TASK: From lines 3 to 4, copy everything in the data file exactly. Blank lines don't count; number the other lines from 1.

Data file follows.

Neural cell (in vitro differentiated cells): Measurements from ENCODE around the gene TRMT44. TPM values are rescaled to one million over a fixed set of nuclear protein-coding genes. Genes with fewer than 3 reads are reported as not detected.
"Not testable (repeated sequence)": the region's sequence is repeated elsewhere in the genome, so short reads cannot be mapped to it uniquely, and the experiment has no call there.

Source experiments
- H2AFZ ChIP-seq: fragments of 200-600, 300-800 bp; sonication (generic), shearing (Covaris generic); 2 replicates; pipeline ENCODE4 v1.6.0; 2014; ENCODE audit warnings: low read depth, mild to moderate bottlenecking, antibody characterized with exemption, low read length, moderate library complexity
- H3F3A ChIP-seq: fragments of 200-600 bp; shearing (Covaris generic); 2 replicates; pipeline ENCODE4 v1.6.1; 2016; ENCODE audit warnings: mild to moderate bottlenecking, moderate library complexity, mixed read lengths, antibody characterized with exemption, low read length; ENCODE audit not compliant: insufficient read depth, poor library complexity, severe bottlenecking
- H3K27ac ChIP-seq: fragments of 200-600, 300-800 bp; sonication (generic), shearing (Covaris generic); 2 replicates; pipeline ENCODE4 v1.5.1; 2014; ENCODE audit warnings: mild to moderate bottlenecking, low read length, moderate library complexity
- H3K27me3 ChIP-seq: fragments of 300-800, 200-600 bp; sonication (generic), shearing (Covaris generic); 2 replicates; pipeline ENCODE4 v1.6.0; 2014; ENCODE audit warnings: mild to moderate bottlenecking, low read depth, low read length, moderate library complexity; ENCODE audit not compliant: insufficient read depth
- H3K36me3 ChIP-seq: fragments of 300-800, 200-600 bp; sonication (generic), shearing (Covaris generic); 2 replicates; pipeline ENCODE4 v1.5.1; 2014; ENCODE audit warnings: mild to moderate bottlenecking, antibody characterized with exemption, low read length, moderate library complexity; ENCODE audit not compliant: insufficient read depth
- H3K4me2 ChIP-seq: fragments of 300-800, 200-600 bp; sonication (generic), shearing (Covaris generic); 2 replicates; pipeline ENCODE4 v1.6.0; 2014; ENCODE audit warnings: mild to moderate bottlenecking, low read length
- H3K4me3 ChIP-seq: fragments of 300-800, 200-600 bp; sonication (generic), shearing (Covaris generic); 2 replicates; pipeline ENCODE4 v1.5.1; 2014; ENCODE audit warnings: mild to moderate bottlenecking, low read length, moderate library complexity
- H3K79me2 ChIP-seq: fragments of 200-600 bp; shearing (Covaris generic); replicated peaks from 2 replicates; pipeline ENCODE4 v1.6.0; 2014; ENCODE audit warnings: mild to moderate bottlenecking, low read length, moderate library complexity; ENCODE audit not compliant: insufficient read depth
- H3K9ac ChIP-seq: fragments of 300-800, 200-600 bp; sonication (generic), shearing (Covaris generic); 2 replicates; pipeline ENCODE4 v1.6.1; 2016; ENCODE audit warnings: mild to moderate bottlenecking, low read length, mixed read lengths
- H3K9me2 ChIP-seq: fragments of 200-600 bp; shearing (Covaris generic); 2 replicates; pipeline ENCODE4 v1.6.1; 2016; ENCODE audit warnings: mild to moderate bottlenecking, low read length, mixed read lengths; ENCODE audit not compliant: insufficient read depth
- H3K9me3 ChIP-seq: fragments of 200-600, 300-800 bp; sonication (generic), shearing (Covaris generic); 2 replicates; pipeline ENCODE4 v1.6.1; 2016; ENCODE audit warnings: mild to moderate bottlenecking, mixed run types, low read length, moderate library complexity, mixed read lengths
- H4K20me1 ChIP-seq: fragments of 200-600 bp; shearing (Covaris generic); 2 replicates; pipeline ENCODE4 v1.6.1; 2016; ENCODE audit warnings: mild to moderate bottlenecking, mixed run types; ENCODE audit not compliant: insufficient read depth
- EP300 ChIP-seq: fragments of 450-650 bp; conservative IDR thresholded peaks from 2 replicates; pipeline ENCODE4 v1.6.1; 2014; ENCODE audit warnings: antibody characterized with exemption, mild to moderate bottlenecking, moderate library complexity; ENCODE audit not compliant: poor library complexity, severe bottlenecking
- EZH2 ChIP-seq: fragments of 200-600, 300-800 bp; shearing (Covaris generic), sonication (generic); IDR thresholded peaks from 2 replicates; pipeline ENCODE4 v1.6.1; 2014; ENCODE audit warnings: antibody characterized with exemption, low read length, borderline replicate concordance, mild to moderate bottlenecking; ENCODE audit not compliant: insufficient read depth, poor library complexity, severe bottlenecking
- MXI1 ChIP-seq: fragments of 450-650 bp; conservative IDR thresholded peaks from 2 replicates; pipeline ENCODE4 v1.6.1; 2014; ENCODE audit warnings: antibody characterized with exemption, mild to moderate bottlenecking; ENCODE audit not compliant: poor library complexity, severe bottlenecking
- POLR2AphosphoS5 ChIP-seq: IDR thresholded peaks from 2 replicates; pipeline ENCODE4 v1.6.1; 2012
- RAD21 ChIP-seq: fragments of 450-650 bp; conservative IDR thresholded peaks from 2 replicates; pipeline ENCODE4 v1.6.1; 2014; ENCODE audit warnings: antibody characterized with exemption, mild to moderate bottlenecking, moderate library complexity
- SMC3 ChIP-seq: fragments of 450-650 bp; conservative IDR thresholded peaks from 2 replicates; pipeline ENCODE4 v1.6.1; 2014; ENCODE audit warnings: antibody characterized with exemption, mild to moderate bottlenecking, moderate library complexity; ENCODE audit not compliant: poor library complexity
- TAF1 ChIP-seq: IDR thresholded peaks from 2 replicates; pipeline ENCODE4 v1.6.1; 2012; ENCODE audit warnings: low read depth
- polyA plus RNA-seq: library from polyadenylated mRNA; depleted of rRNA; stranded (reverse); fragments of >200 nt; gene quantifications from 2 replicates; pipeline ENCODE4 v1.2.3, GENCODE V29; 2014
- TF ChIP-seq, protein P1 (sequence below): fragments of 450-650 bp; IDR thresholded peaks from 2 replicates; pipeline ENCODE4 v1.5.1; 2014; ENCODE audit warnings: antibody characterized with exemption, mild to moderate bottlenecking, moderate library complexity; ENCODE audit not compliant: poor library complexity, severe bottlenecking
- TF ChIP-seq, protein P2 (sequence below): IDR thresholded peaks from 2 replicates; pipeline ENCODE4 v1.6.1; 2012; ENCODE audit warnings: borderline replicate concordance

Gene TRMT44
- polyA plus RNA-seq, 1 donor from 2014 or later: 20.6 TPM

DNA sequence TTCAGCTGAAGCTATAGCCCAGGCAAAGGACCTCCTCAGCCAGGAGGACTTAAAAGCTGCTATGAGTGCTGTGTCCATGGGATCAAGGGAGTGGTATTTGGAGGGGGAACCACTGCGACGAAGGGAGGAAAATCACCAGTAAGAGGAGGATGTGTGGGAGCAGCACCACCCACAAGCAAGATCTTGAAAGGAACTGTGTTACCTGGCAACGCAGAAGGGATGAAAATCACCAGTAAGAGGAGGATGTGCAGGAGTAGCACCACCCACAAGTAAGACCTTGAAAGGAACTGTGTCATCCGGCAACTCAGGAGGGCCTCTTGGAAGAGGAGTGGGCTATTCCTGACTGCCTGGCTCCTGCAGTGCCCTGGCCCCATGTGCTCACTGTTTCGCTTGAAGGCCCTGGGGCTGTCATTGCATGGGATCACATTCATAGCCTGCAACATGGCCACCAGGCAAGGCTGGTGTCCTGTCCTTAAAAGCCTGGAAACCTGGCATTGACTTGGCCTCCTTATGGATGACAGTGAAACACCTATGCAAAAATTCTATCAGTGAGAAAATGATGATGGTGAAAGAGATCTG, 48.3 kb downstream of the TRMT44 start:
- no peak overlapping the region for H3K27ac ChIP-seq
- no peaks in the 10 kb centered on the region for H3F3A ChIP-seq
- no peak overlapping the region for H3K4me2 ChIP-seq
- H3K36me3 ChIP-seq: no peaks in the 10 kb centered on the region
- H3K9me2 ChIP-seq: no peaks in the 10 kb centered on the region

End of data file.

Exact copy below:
Source experiments
- H2AFZ ChIP-seq: fragments of 200-600, 300-800 bp; sonication (generic), shearing (Covaris generic); 2 replicates; pipeline ENCODE4 v1.6.0; 2014; ENCODE audit warnings: low read depth, mild to moderate bottlenecking, antibody characterized with exemption, low read length, moderate library complexity